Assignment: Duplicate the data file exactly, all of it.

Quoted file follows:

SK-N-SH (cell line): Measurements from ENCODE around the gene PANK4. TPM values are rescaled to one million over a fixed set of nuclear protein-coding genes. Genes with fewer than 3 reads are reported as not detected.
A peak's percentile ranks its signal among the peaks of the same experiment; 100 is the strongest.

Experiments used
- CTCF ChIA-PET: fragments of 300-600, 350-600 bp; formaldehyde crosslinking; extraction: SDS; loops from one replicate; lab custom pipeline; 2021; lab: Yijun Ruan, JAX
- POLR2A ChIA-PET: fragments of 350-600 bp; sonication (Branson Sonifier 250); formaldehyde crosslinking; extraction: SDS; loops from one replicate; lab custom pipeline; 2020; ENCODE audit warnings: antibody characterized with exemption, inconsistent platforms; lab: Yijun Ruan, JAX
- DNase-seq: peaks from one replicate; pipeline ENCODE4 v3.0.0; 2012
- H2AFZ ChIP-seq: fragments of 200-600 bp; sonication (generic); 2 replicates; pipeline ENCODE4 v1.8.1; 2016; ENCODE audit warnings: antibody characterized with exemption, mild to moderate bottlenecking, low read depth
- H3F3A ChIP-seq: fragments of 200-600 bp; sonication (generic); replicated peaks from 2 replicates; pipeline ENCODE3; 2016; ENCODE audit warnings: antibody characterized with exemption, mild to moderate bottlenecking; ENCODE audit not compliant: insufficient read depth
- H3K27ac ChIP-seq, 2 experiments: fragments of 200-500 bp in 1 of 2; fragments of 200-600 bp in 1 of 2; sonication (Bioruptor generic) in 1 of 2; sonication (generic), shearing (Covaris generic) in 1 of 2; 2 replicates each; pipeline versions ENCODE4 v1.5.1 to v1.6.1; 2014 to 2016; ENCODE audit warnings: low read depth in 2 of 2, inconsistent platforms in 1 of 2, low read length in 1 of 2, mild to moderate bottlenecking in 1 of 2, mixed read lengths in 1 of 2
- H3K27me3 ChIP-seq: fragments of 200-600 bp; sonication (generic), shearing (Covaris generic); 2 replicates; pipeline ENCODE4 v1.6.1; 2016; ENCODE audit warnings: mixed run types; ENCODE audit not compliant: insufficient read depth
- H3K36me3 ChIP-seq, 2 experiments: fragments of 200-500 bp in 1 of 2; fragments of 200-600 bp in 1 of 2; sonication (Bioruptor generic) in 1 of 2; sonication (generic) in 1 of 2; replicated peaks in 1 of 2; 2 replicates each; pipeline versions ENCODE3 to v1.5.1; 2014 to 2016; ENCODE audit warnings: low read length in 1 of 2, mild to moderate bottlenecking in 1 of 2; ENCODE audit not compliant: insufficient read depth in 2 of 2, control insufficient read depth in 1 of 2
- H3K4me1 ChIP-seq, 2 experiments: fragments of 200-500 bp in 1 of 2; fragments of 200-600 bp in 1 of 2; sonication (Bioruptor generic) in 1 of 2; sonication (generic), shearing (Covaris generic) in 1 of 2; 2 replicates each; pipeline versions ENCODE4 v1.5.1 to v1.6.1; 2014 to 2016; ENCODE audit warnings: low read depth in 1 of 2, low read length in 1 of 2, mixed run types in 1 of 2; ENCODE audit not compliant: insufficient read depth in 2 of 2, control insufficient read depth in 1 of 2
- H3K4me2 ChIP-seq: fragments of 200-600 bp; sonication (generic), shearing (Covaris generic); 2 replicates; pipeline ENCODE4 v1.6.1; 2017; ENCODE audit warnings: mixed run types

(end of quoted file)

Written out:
SK-N-SH (cell line): Measurements from ENCODE around the gene PANK4. TPM values are rescaled to one million over a fixed set of nuclear protein-coding genes. Genes with fewer than 3 reads are reported as not detected.
A peak's percentile ranks its signal among the peaks of the same experiment; 100 is the strongest.

Experiments used
- CTCF ChIA-PET: fragments of 300-600, 350-600 bp; formaldehyde crosslinking; extraction: SDS; loops from one replicate; lab custom pipeline; 2021; lab: Yijun Ruan, JAX
- POLR2A ChIA-PET: fragments of 350-600 bp; sonication (Branson Sonifier 250); formaldehyde crosslinking; extraction: SDS; loops from one replicate; lab custom pipeline; 2020; ENCODE audit warnings: antibody characterized with exemption, inconsistent platforms; lab: Yijun Ruan, JAX
- DNase-seq: peaks from one replicate; pipeline ENCODE4 v3.0.0; 2012
- H2AFZ ChIP-seq: fragments of 200-600 bp; sonication (generic); 2 replicates; pipeline ENCODE4 v1.8.1; 2016; ENCODE audit warnings: antibody characterized with exemption, mild to moderate bottlenecking, low read depth
- H3F3A ChIP-seq: fragments of 200-600 bp; sonication (generic); replicated peaks from 2 replicates; pipeline ENCODE3; 2016; ENCODE audit warnings: antibody characterized with exemption, mild to moderate bottlenecking; ENCODE audit not compliant: insufficient read depth
- H3K27ac ChIP-seq, 2 experiments: fragments of 200-500 bp in 1 of 2; fragments of 200-600 bp in 1 of 2; sonication (Bioruptor generic) in 1 of 2; sonication (generic), shearing (Covaris generic) in 1 of 2; 2 replicates each; pipeline versions ENCODE4 v1.5.1 to v1.6.1; 2014 to 2016; ENCODE audit warnings: low read depth in 2 of 2, inconsistent platforms in 1 of 2, low read length in 1 of 2, mild to moderate bottlenecking in 1 of 2, mixed read lengths in 1 of 2
- H3K27me3 ChIP-seq: fragments of 200-600 bp; sonication (generic), shearing (Covaris generic); 2 replicates; pipeline ENCODE4 v1.6.1; 2016; ENCODE audit warnings: mixed run types; ENCODE audit not compliant: insufficient read depth
- H3K36me3 ChIP-seq, 2 experiments: fragments of 200-500 bp in 1 of 2; fragments of 200-600 bp in 1 of 2; sonication (Bioruptor generic) in 1 of 2; sonication (generic) in 1 of 2; replicated peaks in 1 of 2; 2 replicates each; pipeline versions ENCODE3 to v1.5.1; 2014 to 2016; ENCODE audit warnings: low read length in 1 of 2, mild to moderate bottlenecking in 1 of 2; ENCODE audit not compliant: insufficient read depth in 2 of 2, control insufficient read depth in 1 of 2
- H3K4me1 ChIP-seq, 2 experiments: fragments of 200-500 bp in 1 of 2; fragments of 200-600 bp in 1 of 2; sonication (Bioruptor generic) in 1 of 2; sonication (generic), shearing (Covaris generic) in 1 of 2; 2 replicates each; pipeline versions ENCODE4 v1.5.1 to v1.6.1; 2014 to 2016; ENCODE audit warnings: low read depth in 1 of 2, low read length in 1 of 2, mixed run types in 1 of 2; ENCODE audit not compliant: insufficient read depth in 2 of 2, control insufficient read depth in 1 of 2
- H3K4me2 ChIP-seq: fragments of 200-600 bp; sonication (generic), shearing (Covaris generic); 2 replicates; pipeline ENCODE4 v1.6.1; 2017; ENCODE audit warnings: mixed run types